Today it is hard to imagine a world without cross-border trade, and the flow of goods and capital around the globe continues to increase rapidly. This trend can particularly be seen in the exportation of goods, which has recorded increasingly favourable growth rates in recent years. All of this can primarily be attributed to the mega-trend, globalisation. Because of this trend, we now import goods from all over the world and are able to export popular products “Made in Germany” on a large scale. Germany is currently one of the three most significant exporting countries in the world. But what exactly is globalisation and how does it impact the logistics market?
The ability to connect across national borders is currently one of the most decisive developments worldwide and will particularly have a long-term impact on politics, trade and culture. Countries and economic hubs are collaborating closely on an international scale, a factor that is crucial when it comes to the seamless exchange of goods, capital, information and knowledge. The flow of trade and capital makes it possible for countries to focus on their core skills as well as those products that they are able to produce better or more affordably than other countries. This ability to more effectively tap production factors means increased prosperity.
What characterises globalisation?
Access to new markets, removal of trade barriers and the simplified and rapid exchange of information are just a few of the advantages that globalisation brings, benefiting both people and businesses.
Outsourcing commercial activities is particularly widespread in the industrial sector. One of main reasons companies are choosing to outsource is more favourable cost structures for materials, labour and taxes compared to the domestic market. The global interconnected community of various production locations is best illustrated by the automotive industry.
The dynamics inherent in globalisation are being used as an opportunity to gain competitive advantages and tap local value creation. German car manufacturers are seeing twice as many cars produced abroad annually than at their production facilities in Germany. In addition to Asian markets such as China, the U.S. and Mexico serve as particularly important production sites for German car manufacturers. Parts from all over the world are delivered to the factory, sometimes even from Germany itself, and car models are prepared for transport and delivery to the targeted market.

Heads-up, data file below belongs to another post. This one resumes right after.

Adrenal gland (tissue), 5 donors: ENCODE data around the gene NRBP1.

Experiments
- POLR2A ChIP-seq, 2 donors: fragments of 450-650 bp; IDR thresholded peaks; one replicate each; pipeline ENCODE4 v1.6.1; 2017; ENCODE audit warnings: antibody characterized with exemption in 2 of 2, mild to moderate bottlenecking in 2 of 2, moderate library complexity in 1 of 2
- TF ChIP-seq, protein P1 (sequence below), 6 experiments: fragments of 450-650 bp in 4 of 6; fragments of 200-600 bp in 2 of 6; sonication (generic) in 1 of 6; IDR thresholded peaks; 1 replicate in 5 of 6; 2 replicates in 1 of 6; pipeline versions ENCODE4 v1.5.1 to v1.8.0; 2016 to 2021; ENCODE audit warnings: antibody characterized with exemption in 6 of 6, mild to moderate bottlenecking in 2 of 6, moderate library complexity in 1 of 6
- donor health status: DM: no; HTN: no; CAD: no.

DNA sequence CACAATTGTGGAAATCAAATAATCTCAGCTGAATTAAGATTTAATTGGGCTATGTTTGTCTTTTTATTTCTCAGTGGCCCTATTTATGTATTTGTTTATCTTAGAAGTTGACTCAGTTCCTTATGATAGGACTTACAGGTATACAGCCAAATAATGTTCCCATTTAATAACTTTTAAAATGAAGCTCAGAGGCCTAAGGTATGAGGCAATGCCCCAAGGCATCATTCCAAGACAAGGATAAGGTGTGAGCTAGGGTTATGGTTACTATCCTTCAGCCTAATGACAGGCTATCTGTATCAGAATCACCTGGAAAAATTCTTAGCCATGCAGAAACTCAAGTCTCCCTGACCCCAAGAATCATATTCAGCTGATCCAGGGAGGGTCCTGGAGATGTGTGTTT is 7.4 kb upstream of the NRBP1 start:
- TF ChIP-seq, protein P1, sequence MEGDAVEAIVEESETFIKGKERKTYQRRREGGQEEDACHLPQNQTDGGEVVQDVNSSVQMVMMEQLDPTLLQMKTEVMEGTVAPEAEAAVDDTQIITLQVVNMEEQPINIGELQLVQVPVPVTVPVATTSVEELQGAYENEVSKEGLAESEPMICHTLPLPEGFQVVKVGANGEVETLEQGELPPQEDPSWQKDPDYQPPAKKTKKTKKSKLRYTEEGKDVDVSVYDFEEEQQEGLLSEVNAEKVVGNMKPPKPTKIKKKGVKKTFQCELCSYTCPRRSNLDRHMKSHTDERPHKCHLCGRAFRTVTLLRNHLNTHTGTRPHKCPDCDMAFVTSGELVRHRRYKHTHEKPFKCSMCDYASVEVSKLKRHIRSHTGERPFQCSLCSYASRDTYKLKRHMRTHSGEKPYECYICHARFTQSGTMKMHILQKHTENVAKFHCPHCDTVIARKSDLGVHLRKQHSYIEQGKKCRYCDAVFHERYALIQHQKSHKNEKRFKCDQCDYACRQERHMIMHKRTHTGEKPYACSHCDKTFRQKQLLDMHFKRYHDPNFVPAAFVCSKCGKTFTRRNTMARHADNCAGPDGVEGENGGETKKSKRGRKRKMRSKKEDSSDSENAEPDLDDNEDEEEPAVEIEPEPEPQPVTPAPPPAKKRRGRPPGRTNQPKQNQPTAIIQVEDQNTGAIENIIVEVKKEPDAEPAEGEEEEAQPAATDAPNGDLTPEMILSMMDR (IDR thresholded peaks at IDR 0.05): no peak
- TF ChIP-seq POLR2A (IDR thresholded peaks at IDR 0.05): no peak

Challenges and opportunities
While the processes involved in globalisation create new opportunities for development, they also pose new challenges. Among these is the fact that the global flow of goods is increasing the complexity of logistics processes (supply chain), as export volumes and the outsourcing of added-value processes continue to grow. This is triggering significant changes and new strategies in logistics, especially in the transportation sector.
In order to increase efficiency and improve competitiveness, extensive investments are being made in infrastructure expansion. Multi-modal freight transport, i.e. transport by road, rail, air and water, continues to gain significance over pure
road transport. Although trucks and other delivery vehicles continue to dominate freight transport due to their availability and speed, especially when it comes to last-mile delivery, the importance of road transport is likely to soon decline in the wake of planned bans on motor vehicles in European city centres. Rail and water transport are both viable alternatives and will play an increasingly significant role as the importance of sustainable logistics grows.
Globalisation and digitisation
However, all of this requires the seamless transfer of information and technology. The quality of technical infrastructure has increased significantly in recent years and extensive investments have been made in automation processes and standardisation in the transportation sector, developments that have clearly shaped the industry. Companies are increasingly shifting their focus to the research and development of new technologies, ringing in a fourth industrial revolution that integrates state-of-the-art information and communications technology into production processes. We will see production processes that are largely self-organised emerge with the help of intelligent, digitally networked systems, revolutionising industrial processes.